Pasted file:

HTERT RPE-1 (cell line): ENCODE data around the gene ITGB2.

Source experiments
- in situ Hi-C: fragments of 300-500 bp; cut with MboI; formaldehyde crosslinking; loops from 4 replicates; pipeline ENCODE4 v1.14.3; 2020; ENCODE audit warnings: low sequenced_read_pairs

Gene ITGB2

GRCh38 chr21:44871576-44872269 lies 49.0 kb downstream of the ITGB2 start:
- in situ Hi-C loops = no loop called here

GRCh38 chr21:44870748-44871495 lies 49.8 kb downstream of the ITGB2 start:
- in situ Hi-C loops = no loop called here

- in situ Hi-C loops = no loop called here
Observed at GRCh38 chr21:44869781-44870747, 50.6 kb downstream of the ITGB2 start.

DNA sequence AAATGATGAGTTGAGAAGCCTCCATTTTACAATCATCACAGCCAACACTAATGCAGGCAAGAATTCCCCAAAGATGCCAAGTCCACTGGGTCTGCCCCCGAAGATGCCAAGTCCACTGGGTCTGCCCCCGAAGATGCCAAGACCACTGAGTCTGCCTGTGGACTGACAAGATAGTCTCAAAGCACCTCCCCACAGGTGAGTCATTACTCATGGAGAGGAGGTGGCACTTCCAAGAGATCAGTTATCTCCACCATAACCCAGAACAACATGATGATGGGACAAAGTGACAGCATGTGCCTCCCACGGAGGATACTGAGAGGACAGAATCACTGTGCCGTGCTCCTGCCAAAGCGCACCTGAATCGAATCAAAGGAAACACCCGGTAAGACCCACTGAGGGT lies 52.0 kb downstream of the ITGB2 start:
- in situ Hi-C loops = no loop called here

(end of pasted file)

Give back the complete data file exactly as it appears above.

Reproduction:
HTERT RPE-1 (cell line): ENCODE data around the gene ITGB2.

Source experiments
- in situ Hi-C: fragments of 300-500 bp; cut with MboI; formaldehyde crosslinking; loops from 4 replicates; pipeline ENCODE4 v1.14.3; 2020; ENCODE audit warnings: low sequenced_read_pairs

Gene ITGB2

GRCh38 chr21:44871576-44872269 lies 49.0 kb downstream of the ITGB2 start:
- in situ Hi-C loops = no loop called here

GRCh38 chr21:44870748-44871495 lies 49.8 kb downstream of the ITGB2 start:
- in situ Hi-C loops = no loop called here

- in situ Hi-C loops = no loop called here
Observed at GRCh38 chr21:44869781-44870747, 50.6 kb downstream of the ITGB2 start.

DNA sequence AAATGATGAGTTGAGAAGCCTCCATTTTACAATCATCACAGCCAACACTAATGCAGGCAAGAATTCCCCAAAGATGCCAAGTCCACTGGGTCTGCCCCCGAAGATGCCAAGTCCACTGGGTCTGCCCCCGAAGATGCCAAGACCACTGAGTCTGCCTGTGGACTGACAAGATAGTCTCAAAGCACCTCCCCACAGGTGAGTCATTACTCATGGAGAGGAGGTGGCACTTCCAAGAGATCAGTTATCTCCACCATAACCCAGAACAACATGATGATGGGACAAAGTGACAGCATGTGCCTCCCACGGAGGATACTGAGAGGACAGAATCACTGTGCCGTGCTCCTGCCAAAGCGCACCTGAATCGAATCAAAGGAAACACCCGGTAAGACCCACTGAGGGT lies 52.0 kb downstream of the ITGB2 start:
- in situ Hi-C loops = no loop called here